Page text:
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does everything have a wavelength

Posted: Fri Apr 27, 2018 3:24 pm
by Lily Emerson 1I
just kinda forgot this in my notes, but while im on the topic is there any kind of cutoff for when we really consider an object having a wavelength?

Re: does everything have a wavelength

Posted: Fri Apr 27, 2018 4:18 pm
by Yeo Bin Yook 1K
According to De Broglie, anything with mass has wavelike properties. So using his equation, lamda=h/p you can figure out the wavelength. It works for any particle with momentum (p) and it has wavelike properties with wavelength (lamda).

Re: does everything have a wavelength

Posted: Fri Apr 27, 2018 9:42 pm
by Gisselle Sainz 2F
Yes everything has a wavelength, but wave properties can only be detected for microscopic particles. The wavelengths of macroscopic objects do exist, but they are regarded to be very small and negligible according to De Broglie's equation. In De Broglie's equation, if you divide Planck's constant by a very big mass found at the macroscopic level you will end up with a very very small wavelength.

Re: does everything have a wavelength

Posted: Sat Apr 28, 2018 8:08 pm
by Rummel Requerme 1E
A good rule of thumb for myself is that anything that has a given mass will have a wavelength. So, yes; but of course, there may be certain exceptions somewhere down the line.

Re: does everything have a wavelength

Posted: Sun Apr 29, 2018 5:29 pm
by Chiara Berruto 1K
Everything does have a wavelength that can be calculated using the DeBroglie equation. However large objects have such small wavelengths that they cannot be observed or detected (If a wavelength is smaller than 10^-18 it is considered undetectable)

Re: does everything have a wavelength

Posted: Sun Apr 29, 2018 5:32 pm
by Adam Yaptangco 1D
Everything has a wavelength, but not every wavelength is detectable. The wavelength is so inconsequential that it cannot be detected.

Re: does everything have a wavelength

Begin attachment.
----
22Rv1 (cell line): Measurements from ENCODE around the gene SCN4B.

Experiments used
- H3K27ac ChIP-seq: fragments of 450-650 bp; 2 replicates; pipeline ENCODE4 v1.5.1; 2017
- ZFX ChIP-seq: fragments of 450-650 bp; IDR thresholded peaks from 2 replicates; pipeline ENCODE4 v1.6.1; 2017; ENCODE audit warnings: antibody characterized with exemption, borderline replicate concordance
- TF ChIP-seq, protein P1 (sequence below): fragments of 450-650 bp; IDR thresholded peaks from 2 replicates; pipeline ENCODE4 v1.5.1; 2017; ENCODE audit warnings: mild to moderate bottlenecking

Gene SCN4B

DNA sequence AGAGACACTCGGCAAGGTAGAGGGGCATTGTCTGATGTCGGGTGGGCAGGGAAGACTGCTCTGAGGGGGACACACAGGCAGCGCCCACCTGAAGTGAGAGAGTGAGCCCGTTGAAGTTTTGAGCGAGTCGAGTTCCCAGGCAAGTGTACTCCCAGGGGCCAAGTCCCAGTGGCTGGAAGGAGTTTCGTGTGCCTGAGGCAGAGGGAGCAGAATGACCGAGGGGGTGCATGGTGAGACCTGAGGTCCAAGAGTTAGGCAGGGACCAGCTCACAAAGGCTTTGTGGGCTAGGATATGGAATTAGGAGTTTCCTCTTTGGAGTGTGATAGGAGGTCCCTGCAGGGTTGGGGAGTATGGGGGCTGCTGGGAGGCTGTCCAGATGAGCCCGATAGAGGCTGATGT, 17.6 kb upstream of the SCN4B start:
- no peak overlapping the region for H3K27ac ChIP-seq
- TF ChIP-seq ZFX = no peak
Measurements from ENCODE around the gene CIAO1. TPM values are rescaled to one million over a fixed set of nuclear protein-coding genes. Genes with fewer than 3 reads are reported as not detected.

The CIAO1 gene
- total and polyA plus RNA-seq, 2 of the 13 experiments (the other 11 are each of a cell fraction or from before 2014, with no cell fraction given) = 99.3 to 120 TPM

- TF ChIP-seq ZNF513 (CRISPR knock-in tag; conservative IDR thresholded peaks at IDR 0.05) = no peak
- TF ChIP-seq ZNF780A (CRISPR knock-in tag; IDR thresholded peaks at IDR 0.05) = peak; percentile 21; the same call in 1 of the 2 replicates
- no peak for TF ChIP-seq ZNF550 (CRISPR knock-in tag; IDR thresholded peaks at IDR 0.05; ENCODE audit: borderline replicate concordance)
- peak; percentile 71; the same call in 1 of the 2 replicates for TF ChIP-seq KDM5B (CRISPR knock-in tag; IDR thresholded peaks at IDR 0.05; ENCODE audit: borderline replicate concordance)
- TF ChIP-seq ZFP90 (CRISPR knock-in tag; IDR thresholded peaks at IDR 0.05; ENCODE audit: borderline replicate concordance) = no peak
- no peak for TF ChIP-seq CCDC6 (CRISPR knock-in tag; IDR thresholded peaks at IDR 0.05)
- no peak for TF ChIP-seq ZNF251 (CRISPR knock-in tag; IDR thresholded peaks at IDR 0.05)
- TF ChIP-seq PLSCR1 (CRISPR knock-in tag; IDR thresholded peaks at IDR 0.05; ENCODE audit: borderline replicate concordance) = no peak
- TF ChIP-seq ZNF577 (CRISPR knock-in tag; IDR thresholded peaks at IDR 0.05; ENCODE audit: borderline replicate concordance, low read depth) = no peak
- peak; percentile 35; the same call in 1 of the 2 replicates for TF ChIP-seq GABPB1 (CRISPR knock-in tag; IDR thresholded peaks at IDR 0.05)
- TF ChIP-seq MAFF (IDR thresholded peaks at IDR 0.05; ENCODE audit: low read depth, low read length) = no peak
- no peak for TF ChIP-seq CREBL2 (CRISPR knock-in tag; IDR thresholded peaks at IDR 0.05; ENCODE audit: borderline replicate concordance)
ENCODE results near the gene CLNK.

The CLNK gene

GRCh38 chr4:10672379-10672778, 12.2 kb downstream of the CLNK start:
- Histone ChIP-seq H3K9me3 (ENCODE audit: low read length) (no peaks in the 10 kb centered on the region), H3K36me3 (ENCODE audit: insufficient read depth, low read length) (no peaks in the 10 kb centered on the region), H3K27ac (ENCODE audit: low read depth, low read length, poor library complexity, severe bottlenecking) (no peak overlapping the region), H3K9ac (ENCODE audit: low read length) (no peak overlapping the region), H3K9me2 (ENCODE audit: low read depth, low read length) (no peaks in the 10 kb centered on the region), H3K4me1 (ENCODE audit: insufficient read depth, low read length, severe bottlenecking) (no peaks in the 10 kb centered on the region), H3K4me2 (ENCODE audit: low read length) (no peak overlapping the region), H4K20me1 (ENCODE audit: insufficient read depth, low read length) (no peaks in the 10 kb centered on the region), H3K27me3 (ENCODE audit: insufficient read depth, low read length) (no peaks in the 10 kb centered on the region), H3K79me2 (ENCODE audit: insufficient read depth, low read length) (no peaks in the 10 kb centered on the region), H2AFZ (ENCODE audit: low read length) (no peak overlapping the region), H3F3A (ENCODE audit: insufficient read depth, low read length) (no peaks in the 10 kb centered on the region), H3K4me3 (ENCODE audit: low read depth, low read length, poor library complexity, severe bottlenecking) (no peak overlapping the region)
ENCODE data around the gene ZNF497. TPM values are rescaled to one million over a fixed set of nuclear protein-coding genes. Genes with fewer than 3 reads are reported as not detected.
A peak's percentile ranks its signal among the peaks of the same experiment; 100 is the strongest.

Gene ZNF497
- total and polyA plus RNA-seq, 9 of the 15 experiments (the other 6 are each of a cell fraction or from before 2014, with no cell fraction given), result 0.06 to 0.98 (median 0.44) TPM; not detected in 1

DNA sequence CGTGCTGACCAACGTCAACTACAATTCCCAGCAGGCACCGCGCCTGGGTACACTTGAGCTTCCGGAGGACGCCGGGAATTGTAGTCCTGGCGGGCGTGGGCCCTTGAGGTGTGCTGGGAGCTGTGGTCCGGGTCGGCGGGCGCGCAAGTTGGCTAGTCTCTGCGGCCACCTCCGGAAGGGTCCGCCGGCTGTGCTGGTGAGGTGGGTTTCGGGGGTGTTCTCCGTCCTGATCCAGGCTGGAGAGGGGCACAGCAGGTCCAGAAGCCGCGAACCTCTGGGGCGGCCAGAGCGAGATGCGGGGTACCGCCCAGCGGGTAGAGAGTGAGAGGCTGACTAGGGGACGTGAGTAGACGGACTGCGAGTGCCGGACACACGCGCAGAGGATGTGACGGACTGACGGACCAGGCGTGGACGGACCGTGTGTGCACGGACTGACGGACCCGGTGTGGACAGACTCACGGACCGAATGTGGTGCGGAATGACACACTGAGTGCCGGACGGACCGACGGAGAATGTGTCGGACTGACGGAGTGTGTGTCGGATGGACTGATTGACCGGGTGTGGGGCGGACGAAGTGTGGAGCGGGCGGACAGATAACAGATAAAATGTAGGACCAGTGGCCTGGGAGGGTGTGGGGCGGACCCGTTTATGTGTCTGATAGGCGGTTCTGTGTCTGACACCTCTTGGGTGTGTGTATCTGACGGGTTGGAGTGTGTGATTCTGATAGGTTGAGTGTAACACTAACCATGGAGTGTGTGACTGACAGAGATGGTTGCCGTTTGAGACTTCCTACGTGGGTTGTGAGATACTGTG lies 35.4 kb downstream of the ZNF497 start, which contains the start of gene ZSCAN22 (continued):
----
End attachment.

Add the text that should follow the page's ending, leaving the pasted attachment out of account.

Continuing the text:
Posted: Sun Apr 29, 2018 10:44 pm
by Sophie W
According to DeBroglie: yes everything has a wavelength, but some of them have wavelengths so insubstantial/large that it's difficult to observe wavelike properties from them

Re: does everything have a wavelength

Posted: Fri May 04, 2018 1:26 pm
by Maria Zamarripa 1L
I believe that everything does have wavelike properties.

Re: does everything have a wavelength

Posted: Wed Oct 17, 2018 8:31 pm
by Jaedyn_Birchmier3F
Everything with a mass has wavelength properties, but mass has an affect on if the wavelength properties (wavelength) are able to be measure. De Brogile's equation gives this as it is wavelength = h/p. P is mass time velocity therefore if the mass is larger it will make the wavelength much smaller as the two have an inverse relationship. So if the mass is large their will be a wavelength that is too small so therefore the wavelength properties are immeasurable.

Re: does everything have a wavelength

Posted: Fri Oct 19, 2018 11:29 pm
by Ashley P 4I
Does anyone have the car problem the Professor used in order to explain this?

Re: does everything have a wavelength

Posted: Sat Oct 20, 2018 12:10 am
by Emily Li 4A
Ashley P 4I wrote:Does anyone have the car problem the Professor used in order to explain this?


A 1.50 * 10^3 kg car is travelling at 27.0 m/s. What is the de Broglie wavelength of the car? Does the car have any detectable wavelike properties?

wavelength= h/p = h/mv = (6.626 *10^34 Js)/(1500 kg) (27.0 m/s) = 1.64 * 10^-38 meters.

The car's wavelength is not detectable. Lavelle compared this example to gamma rays, which are 10^-12 meters in wavelength and are detectable. He stated that he wouldn't give us examples with wavelengths close to this value (like 10^-11 or 10^-14) and confuse us. I think if the solved wavelength was around 10^-40, it's very safe to say that it's not detectable.